Have the center provide juice, water, sturdy plates, napkins and utensils.

4.) Time is short for us all; however, there are so many good food stores that make excellent turkey breast, chicken pieces, potatoes, fruit, etc. Tell families their contribution does not need to be home-made!

5.) For the feast, have children make THEMED-PLACE MATS and decorations the weeks before the event! Give all a role in the fun celebration!


  • I KNOW AN OLD LADY WHO SWALLOWED A PIE by Alison Jackson, Judith Byron Schachner (Illustrator)
    Great twist of the classic – I Know an Old Lady Who Swallowed a Fly. I know an old lady who swallowed a pie, a Thanksgiving pie, which was really too dry. And with that the feast begins! After the pie the old lady swallows a whole squash, all of the salad, and the entire turkey! As Mother and Father watch in shock, the two children are delighted to see the old lady growing fatter and fatter. And, in the end, the old lady makes a surprising and humorous contribution to the holiday festivities.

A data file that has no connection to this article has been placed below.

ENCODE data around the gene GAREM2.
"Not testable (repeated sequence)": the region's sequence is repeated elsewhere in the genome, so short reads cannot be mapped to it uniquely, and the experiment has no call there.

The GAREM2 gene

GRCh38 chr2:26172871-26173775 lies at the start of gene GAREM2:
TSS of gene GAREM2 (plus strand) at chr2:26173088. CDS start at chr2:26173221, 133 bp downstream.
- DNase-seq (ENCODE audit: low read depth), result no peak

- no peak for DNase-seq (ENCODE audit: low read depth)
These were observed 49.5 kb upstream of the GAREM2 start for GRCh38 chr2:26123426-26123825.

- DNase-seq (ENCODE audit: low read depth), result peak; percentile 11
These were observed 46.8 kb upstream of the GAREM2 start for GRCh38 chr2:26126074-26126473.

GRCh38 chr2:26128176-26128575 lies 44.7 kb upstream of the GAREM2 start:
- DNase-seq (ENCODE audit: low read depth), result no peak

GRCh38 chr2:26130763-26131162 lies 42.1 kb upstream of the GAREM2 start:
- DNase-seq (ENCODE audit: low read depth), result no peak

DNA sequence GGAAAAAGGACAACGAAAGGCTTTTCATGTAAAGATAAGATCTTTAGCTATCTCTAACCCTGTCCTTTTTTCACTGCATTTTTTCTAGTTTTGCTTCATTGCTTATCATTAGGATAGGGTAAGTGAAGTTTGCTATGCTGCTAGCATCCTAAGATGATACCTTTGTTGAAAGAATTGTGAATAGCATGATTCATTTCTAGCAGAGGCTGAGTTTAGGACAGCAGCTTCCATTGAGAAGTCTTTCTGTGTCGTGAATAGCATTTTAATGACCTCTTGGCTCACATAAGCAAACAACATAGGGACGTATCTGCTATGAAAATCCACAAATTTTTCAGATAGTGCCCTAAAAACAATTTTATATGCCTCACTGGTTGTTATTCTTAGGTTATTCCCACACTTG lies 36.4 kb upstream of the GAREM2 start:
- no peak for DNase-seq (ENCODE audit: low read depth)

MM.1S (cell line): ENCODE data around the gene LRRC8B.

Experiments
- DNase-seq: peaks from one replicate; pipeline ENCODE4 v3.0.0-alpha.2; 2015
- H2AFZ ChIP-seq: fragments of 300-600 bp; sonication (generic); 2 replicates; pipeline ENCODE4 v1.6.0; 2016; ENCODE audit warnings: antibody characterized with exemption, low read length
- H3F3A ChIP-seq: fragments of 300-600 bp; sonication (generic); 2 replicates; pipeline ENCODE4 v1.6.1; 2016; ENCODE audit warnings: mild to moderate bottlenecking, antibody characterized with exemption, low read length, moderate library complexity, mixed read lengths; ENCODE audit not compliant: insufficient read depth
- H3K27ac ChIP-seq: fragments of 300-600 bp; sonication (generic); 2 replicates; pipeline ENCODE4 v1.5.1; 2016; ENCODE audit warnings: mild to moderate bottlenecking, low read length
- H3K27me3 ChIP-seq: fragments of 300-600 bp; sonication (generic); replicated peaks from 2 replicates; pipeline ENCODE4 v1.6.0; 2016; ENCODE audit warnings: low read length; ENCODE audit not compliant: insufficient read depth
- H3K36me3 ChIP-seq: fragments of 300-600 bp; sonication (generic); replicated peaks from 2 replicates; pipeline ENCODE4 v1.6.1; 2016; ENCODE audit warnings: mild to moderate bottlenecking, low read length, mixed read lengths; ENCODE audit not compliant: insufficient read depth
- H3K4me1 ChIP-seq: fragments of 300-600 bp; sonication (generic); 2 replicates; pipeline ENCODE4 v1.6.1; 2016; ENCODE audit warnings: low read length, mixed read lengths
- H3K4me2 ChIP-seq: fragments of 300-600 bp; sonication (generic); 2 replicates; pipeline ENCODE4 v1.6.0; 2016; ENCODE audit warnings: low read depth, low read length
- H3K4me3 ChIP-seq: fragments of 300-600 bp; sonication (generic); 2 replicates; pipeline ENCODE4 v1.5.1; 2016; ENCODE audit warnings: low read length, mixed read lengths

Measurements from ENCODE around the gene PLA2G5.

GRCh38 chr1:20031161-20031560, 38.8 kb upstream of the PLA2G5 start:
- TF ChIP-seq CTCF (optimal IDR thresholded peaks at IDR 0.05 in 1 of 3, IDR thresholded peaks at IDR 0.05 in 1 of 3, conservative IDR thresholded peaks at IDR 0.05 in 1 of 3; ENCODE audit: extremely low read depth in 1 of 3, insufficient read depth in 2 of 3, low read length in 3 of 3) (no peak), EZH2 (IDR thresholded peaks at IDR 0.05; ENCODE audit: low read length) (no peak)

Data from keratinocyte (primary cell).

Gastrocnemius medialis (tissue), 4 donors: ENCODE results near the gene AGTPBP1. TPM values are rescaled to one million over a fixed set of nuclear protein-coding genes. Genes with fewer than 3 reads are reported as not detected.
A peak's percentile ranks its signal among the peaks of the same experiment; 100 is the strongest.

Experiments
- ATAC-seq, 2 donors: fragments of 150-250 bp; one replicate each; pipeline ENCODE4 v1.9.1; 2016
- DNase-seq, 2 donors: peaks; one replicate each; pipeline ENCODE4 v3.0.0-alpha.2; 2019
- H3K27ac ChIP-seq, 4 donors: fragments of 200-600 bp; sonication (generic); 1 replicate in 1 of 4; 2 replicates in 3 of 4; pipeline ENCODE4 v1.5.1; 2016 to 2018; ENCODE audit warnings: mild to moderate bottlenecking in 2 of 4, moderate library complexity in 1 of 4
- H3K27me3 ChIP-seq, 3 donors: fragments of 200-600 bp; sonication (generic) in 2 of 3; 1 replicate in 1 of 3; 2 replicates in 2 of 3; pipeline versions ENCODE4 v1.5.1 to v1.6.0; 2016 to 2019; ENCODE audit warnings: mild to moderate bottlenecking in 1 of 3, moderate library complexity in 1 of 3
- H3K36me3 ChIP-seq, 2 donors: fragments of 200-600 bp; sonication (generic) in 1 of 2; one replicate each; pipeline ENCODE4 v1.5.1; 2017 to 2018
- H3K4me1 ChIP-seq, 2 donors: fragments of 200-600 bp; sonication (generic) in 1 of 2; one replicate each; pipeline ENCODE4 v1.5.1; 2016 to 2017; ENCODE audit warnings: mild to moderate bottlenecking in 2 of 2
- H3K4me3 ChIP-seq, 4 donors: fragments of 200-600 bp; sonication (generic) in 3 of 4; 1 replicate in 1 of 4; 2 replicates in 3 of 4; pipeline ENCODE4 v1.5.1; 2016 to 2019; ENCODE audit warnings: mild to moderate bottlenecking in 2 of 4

• IN NOVEMBERby Cynthia Rylant, Jill Kastner (Illustrator)
    In November, the air grows cold and the earth and all of its creatures prepare for winter. Animals seek food and shelter. And people gather together to celebrate their blessings with family and friends. This book is a great resource to share at Thanksgiving time, as it honors family traditions of this seasonal month.
  • THE NIGHT BEFORE THANKSGIVING… by Natasha Wing, Tammie Lyon (Illustrator)
    A creative spin on the Clement C. Moore classic, The Night Before Thanksgiving is a warm, whimsical celebration of everyone’s favorite fun-filled, family-filled, food-filled holiday! Follow along as the feast is prepared, cousins are greeted, and thanks are given, all with an extra helping of holiday fun.
  • SOMETIMES IT’S TURKEY-SOMETIMES IT’S Lorna Balian, Humbug Books, 1994
  • GRACIAS THE THANKSGIVING TURKEY, by Joy Cowley, Illustrated by Joe Cepeda, Scholastic Press, 1998
  • THE TURKEY SAVES THE DAY, by Shelagh Canning, Illistrated by Doug Cushman, Troll Assoociates, Inc., 1997


  • ALL ABOUT TURKEYS, by Jim Arnosky, Scholastic Press, 1998
  • WILD TURKEYS, by Dorthy Hinshaw Patent, Photographs by Wiliam Munoz, Lerner Publications Co, 1999

All books are at Library, bookstores, and

There you have it, Thanksgiving poems and songs for kids with a bonus of Thanksgiving quizzes. We hope you have found all the Thanksgiving entertainment you were looking for. If you need some more Thanksgiving ideas check out the links below: